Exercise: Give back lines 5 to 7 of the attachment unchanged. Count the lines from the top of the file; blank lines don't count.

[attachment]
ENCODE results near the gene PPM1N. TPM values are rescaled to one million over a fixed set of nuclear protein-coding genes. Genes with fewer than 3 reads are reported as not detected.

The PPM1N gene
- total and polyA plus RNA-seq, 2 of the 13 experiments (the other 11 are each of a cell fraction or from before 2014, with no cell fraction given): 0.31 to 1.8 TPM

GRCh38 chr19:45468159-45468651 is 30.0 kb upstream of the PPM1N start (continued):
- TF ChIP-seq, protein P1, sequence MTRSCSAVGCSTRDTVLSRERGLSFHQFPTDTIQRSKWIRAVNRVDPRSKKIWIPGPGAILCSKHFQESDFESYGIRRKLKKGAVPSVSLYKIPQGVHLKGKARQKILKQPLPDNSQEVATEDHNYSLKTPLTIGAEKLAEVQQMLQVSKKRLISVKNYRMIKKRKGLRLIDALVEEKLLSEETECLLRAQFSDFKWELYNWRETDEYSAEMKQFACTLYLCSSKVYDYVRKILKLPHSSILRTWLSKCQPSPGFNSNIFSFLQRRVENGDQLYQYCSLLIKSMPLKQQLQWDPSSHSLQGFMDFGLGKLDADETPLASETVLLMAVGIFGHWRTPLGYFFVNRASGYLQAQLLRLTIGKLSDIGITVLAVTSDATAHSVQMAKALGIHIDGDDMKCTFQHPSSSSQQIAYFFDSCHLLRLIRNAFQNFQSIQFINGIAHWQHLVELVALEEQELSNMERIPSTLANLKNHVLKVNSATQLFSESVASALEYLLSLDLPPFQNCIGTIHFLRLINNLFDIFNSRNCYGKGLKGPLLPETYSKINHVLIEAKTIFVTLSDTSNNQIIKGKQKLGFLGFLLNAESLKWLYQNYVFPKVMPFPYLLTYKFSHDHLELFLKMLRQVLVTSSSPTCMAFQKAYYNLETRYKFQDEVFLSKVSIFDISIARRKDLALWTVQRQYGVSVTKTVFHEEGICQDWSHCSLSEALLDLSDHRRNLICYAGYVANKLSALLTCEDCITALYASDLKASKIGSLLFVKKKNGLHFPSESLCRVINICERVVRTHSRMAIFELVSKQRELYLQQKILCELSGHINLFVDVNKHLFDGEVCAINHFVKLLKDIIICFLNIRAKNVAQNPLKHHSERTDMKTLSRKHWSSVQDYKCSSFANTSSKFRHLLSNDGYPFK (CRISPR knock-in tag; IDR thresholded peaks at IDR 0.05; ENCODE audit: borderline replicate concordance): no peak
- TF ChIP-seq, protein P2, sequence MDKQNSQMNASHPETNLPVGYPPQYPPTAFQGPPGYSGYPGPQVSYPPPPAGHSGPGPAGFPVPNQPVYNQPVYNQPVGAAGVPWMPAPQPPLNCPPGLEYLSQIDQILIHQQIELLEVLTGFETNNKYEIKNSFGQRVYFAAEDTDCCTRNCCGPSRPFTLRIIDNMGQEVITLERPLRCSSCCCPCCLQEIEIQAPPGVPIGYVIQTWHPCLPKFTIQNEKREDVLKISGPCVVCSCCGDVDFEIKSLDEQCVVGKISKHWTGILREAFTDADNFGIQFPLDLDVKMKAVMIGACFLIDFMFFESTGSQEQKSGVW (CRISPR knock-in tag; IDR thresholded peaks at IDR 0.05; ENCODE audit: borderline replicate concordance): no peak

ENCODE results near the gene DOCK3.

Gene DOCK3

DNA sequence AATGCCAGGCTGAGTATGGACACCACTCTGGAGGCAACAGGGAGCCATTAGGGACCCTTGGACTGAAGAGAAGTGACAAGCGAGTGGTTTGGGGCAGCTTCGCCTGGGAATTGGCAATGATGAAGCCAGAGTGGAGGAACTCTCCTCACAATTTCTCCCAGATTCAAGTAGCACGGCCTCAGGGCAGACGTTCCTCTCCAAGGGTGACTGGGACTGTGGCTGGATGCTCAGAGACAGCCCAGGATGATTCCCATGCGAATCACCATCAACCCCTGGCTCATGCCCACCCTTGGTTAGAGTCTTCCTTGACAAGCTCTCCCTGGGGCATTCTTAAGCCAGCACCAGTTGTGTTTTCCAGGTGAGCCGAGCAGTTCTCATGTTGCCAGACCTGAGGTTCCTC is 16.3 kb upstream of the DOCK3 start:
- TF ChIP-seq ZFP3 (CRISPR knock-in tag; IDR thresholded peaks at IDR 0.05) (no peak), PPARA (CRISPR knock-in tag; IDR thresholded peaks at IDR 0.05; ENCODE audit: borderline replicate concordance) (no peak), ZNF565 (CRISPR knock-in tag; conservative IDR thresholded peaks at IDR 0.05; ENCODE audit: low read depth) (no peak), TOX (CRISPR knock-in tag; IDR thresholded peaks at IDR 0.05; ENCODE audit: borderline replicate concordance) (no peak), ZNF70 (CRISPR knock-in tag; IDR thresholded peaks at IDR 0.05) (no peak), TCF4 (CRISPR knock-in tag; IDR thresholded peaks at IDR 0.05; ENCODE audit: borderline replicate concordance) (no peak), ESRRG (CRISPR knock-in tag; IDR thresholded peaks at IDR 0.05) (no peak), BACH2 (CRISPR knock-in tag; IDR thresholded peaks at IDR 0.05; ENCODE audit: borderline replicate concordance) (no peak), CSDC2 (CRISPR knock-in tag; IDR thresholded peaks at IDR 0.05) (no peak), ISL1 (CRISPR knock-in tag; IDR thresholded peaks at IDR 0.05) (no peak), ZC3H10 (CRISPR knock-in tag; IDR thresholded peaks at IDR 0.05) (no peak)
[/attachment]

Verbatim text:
- TF ChIP-seq, protein P1, sequence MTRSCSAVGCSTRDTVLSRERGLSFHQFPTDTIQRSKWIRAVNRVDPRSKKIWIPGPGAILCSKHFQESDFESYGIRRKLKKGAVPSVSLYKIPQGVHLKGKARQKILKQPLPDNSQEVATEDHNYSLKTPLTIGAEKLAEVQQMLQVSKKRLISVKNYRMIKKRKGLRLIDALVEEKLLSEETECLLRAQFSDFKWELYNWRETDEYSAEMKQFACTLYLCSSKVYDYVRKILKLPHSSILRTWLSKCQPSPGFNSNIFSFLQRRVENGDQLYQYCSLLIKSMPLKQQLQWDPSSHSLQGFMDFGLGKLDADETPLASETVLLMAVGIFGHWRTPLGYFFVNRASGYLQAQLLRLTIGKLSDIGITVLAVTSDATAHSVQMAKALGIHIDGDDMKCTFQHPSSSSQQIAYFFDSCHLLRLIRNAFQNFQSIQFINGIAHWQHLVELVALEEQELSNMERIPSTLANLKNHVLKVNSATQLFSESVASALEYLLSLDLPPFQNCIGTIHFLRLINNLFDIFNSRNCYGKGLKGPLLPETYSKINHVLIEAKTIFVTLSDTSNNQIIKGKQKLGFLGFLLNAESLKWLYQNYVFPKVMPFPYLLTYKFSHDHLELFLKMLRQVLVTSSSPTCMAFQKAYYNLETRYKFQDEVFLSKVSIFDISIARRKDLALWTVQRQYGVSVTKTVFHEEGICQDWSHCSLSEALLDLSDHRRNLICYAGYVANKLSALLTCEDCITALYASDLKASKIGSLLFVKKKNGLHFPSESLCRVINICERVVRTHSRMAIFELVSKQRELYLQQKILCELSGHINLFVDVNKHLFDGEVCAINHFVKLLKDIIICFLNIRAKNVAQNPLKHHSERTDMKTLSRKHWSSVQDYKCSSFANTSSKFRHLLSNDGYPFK (CRISPR knock-in tag; IDR thresholded peaks at IDR 0.05; ENCODE audit: borderline replicate concordance): no peak
- TF ChIP-seq, protein P2, sequence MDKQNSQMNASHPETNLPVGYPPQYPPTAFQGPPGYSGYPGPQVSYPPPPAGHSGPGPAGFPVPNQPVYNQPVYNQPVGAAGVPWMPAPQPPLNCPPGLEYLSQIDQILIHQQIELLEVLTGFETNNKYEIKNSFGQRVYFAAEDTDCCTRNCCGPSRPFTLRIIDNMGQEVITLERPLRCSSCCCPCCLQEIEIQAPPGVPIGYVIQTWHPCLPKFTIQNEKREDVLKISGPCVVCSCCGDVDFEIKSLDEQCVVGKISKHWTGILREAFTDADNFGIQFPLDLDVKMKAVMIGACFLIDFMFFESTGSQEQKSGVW (CRISPR knock-in tag; IDR thresholded peaks at IDR 0.05; ENCODE audit: borderline replicate concordance): no peak

ENCODE results near the gene DOCK3.